Connecticut businesses are struggliong to grow in a post-recession economy, according to the results of the 2012 Survey of Connecticut Businesses, published by the Connecticut Business & Industry Association and the accounting, tax and business consulting firm BlumShapiro.

The survey found that while some progress was made to address concerns about workforce development, small business access to state financing programs, and streamlining regulatory processes, Connecticut has a long way to go to create a business climate that fosters business success.

The annual survey, released today at the Connecticut Economy conference in Rocky Hill, takes the pulse of Connecticut's business community, identifying issues and trends within the state's economic, fiscal and regulatory climates.

Since the last survey in the summer of 2011, the state's economy fluctuated, growing at a moderate pace through January 2012, but struggled to expand in the ensuing months.

Although companies were cautiously optimistic about their own profitability and hiring over the next year, business confidence remained fragile, and key metrics pointed to continued slow growth.

"We need to restore business confidence in Connecticut in order to secure job growth and create a bright economic future," said John Rathgeber, CBIA's president and CEO. "But to do so we must address our state fiscal challenges, business costs, workforce preparedness and infrastructure needs."

"The 2012 Survey of Connecticut Businesses shows the state's economy is making progress on many fronts, including manufacturing and education reform," says Tom DeVitto, chief marketing officer at BlumShapiro.

"Yet the report also shows that the demand persists for both business and government leaders to create a more favorable business climate if we expect Connecticut companies to stay in Connecticut and thrive during this long, slow recovery. We must improve the course to create a sustainable business climate."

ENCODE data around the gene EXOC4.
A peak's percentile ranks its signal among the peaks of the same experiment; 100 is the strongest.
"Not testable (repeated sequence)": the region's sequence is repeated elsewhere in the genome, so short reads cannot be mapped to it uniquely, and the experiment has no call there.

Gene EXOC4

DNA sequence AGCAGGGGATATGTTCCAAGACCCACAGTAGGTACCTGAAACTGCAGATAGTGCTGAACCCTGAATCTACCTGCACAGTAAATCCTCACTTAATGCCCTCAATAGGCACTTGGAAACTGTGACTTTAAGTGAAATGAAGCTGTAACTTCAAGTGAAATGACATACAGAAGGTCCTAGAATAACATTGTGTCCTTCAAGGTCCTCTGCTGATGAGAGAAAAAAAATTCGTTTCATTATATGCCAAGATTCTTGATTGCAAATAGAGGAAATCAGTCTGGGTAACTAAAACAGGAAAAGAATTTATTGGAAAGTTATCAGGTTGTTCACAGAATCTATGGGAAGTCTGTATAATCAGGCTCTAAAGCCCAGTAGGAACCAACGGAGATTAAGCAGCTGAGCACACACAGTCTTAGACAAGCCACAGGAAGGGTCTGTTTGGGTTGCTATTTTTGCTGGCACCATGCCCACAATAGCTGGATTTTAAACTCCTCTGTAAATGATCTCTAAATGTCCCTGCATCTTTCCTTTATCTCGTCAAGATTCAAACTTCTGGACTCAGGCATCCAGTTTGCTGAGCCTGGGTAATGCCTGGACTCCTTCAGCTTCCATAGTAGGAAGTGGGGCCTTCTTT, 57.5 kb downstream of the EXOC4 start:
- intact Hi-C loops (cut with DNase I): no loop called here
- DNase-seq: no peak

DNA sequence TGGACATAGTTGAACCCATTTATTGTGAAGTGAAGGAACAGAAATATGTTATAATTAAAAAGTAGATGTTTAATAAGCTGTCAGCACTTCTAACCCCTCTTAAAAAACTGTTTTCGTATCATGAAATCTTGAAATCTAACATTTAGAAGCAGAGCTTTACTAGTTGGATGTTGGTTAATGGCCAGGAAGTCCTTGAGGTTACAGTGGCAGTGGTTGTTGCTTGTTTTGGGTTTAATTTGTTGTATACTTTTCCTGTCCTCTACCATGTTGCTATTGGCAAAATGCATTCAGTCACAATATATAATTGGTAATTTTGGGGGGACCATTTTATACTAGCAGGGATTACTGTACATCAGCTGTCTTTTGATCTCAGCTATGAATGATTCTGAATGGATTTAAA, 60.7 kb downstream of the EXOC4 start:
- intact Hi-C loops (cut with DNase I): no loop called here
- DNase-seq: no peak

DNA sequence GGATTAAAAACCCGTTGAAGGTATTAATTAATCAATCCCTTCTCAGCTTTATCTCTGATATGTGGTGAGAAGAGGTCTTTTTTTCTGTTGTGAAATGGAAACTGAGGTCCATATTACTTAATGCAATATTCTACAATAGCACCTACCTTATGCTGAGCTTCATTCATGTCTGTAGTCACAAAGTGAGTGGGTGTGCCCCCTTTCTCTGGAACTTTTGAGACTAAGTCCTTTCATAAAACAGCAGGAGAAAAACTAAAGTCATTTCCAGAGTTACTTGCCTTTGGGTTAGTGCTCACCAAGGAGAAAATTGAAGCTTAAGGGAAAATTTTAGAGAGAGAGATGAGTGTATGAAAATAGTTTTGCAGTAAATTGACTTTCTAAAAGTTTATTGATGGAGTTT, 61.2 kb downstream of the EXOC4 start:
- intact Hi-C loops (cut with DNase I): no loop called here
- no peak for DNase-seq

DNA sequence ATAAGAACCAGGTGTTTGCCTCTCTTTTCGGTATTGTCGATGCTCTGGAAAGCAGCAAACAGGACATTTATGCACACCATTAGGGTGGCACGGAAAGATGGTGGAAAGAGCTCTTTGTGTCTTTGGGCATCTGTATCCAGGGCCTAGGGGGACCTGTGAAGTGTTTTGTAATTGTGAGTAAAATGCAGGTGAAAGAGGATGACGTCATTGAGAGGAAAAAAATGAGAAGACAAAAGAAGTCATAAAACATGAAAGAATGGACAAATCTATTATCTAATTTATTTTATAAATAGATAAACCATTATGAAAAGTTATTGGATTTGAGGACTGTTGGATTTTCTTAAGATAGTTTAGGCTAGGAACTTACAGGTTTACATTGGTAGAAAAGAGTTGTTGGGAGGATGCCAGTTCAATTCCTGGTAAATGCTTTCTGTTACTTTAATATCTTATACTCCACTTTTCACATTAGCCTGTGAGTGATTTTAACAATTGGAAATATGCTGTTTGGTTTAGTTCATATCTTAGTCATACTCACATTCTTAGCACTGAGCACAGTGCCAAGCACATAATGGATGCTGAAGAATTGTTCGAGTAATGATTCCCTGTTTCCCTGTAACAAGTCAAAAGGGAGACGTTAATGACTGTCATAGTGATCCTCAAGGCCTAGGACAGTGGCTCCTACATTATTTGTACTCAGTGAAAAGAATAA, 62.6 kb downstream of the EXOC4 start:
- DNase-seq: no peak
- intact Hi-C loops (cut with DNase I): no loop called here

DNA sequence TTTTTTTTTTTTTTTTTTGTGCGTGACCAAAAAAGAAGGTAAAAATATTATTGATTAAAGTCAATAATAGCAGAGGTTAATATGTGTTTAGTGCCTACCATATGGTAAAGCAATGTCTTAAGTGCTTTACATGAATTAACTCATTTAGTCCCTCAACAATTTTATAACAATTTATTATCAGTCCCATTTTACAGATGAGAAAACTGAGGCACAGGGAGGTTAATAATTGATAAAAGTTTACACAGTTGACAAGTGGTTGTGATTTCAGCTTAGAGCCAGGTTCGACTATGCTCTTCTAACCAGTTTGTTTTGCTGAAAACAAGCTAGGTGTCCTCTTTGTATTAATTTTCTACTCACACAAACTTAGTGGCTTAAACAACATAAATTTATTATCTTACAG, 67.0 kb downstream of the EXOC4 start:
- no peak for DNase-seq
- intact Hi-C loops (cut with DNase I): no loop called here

The 2012 survey revealed a slight upward trajectory in business profitability in the state, but business conditions did not improve greatly over the last year. Of the businesses surveyed, only 25% rated current conditions as excellent or good.

"This economy continues to be driven by the dual mandate of increased productivity and increased profitability," says adds Don Klepper-Smith, chief economist and director of research at DataCorePartners.

"The fact that business profitability has yet to recover to its pre-recessionary levels is not surprising. It is indicative of the overall slow pace of economic expansion, underlying economic uncertainty and profound structural changes that are often underappreciated."

The survey found that hiring was up within the state, with 43% of respondents either hiring or planning to hire new full-time workers in 2012. Yet 47% reported difficulty finding qualified workers.

"Connecticut's new education reform law and expanded precision machining training in several of the state's community colleges was helping address the state's talent shortage," said Rathgeber, adding that more progress in workforce development was needed.

The 2012 Survey of Connecticut Businesses was emailed in June to businesses throughout the state. There were 580 responses, for a margin of error of +/-4.15 percent.


CBIA is Connecticut's largest business organization, with 10,000 member companies. For more information, please contact Meaghan MacDonald, 860.244.1957; or visit

BlumShapiro is the largest regional accounting, tax, and business consulting firm based in New England, with offices in West Hartford and Shelton, CT, and Boston, and Rockland, MA. For more information about BlumShapiro, visit